alala
One of the recently released ʻalalā. Photo San Diego Zoo Global.

In collaboration with a Silicon Valley company that provides sophisticated genomic analysis systems, geneticists at UH Hilo and San Diego Zoo Global have fully sequenced the genome of the endangered ‘alalā. Once reduced to a population of about 20 birds, the sequencing of the species’ genome will be important to track any genetic challenges that may occur due to the reduced genetic diversity now seen in the species. This is an extremely important contribution to conservation genetics. The genome assembly is now publicly available.

Currently, the UH Hilo geneticists are collaborating with researchers from California, New Zealand, and Australia to do a genetics study addressing the hatching failure of the ‘alalā and the endangered kākāpō of New Zealand.

Another research team, this one from the UH Hilo Bioacoustics Lab, recently received a $50,000 award from the Disney Conservation Fund to work in collaboration with the ʻAlalā Project, a partnership between the Hawai‘i Department of Land and Natural Resources, San Diego Zoo Global, and U.S. Fish and Wildlife Service, to find out if captively reared ‘alalā are developing new vocalizations as they adapt to new situations encountered in the wild. This information will greatly assist in the conservation efforts of ʻalalā.

Knowledge and technology transfer

UH Hilo’s response to the recent lava flow in Puna is a good example of the university sharing its expert knowledge and technology resources for the benefit of our local communities.

As the lava threatened vulnerable communities, Hawai‘i County Civil Defense reached out to UH Hilo’s experts in drone technology to do high-resolution mapping of the flow areas. Government responders needed to pinpoint exact locations of the advancing lava, and the UH Hilo drone team was able to capture overhead shots, and then quickly relay that information to Civil Defense.

Another research team from UH Hilo conducted real-time chemistry analysis of lava samples that helped determine how the lava would behave and how fast it would move. The data provided critical information to the U.S. Geological Survey scientists responding to the natural disaster. The samples were collected daily from the flows, bagged and dated, and brought back to the Hilo campus for analysis. It was the first time scientists looked at the chemistry at the same time the volcano was erupting.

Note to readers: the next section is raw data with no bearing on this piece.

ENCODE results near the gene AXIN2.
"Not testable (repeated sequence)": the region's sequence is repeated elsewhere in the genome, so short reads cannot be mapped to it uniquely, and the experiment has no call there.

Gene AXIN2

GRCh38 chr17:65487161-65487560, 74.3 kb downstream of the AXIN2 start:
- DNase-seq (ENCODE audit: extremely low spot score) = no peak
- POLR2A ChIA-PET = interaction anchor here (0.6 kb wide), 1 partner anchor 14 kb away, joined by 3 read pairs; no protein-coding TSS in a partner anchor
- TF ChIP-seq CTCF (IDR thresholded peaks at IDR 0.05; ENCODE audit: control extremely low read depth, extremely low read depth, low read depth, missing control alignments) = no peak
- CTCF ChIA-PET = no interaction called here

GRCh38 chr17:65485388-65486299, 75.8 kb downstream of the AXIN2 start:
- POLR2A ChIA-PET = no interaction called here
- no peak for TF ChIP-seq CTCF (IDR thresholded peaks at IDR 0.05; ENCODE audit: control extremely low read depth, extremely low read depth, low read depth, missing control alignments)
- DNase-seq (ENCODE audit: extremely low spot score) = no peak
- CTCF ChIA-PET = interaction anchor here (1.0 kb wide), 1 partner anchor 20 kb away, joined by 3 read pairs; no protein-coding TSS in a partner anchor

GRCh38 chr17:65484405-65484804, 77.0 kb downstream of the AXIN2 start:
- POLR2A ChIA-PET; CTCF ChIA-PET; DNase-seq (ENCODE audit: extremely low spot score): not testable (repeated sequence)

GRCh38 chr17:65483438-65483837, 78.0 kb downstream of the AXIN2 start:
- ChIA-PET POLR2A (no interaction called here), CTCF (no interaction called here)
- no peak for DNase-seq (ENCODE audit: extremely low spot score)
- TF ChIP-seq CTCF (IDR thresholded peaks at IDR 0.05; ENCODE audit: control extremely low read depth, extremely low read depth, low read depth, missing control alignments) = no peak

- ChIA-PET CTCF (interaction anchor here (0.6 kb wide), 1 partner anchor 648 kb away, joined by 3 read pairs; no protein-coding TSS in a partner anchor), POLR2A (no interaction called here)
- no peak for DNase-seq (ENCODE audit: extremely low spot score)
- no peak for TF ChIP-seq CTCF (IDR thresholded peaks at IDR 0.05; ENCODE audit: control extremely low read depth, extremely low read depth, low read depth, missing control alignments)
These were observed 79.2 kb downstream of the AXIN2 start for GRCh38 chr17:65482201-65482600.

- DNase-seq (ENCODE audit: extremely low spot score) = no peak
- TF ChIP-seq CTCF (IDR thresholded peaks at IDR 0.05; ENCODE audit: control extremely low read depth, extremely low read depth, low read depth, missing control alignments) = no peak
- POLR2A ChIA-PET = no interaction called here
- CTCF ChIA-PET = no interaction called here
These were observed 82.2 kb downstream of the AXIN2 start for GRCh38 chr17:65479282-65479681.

Yet another research team provided precise leveling of the ground around the Puna power plant to detect whether the surface was rising due to the flow of magma beneath the surface. The monitoring would alert officials if the facility was about to be compromised.

The longer-term scientific value of the data collected by these research teams helps government officials better understand these types of eruptions so that responders can do an even better job of predicting in the future.

Thinking ahead

We at UH Hilo take seriously our kuleana to help provide the workforce for new growth sectors in our economy, the scientific experts to help conserve the precious environment of our island and state, and the technological resources necessary for our communities to meet unexpected crises. By working together with our local communities and in collaboration with myriad partners, we help improve the quality of life for everyone.

Wishing you a happy and productive 2019!

Marcia Sakai
Interim Chancellor

UH Hilo Enrollment Management Report presented to the UH Board of Regents

University of Hawai‘i at Hilo Interim Chancellor Marcia Sakai presented the UH Hilo Enrollment Management Report to the UH Board of Regents on Nov. 1, 2018, at the UH Mānoa campus. Here is the text of her PowerPoint presentation to the BOR.

2018-2019 Action Strategies for Enrollment Growth

  • Strategic use of financial aid
  • Digital communication (email, web, texting, social media)
  • UH community college Transfer Events
  • UH common general education core
  • Living Learning Communities
  • ‘Opihi Student Success retention activity branding
  • Mentor Collective peer mentoring program
  • My Success early alert system

Campus Enrollment Targets, 2018-2019 to 2020-2021

Measure Historical Enrollment Count Targeted Enrollment Count
Fall 2015 Fall 2016 Fall 2017 Fall 2018

(Planned)

Fall 2018

(Actual)

Total Enrollment 3,829 3,666 3,539 3,613 3,406
Percentage Change Total -2.4% -4.3% -3.5% 2.1% -3.8%
1 First-time Freshmen Total 385 368 413 436 413
Percentage Change FTF -10.9% -4.4% 12.2% 5.6% 0.0%
1a     Hawai‘i Island High Schools 164 160 166 172 182
1b     O‘ahu High Schools 58 57 72 74 71
1c     Maui and Kaua’i High Schools 32 33 30 34 20
1d     Mainland (1*) 97 77 114 124 103
2 Transfer Total 408 397 371 371 337
Percentage Change Transfer -6.7% -4.9% -7.0% 0.0% -9.2%
2a     Hawai‘i Community College 126 147 115 114 105
2b     Other UHCC 57 45 51 50 48
3 Continuing (Retention Rate Increase) (2*) 2,135 1,979 1,873 1,880 1,853
3a     First-time Freshmen Retained (3*) 272 271 248 289 270
Retention Rates 63.2% 70.2% 68.3% 70.0% 66.0%
3b     Transfer Retained3 285 277 276 246 247

*1 Includes U.S. Military.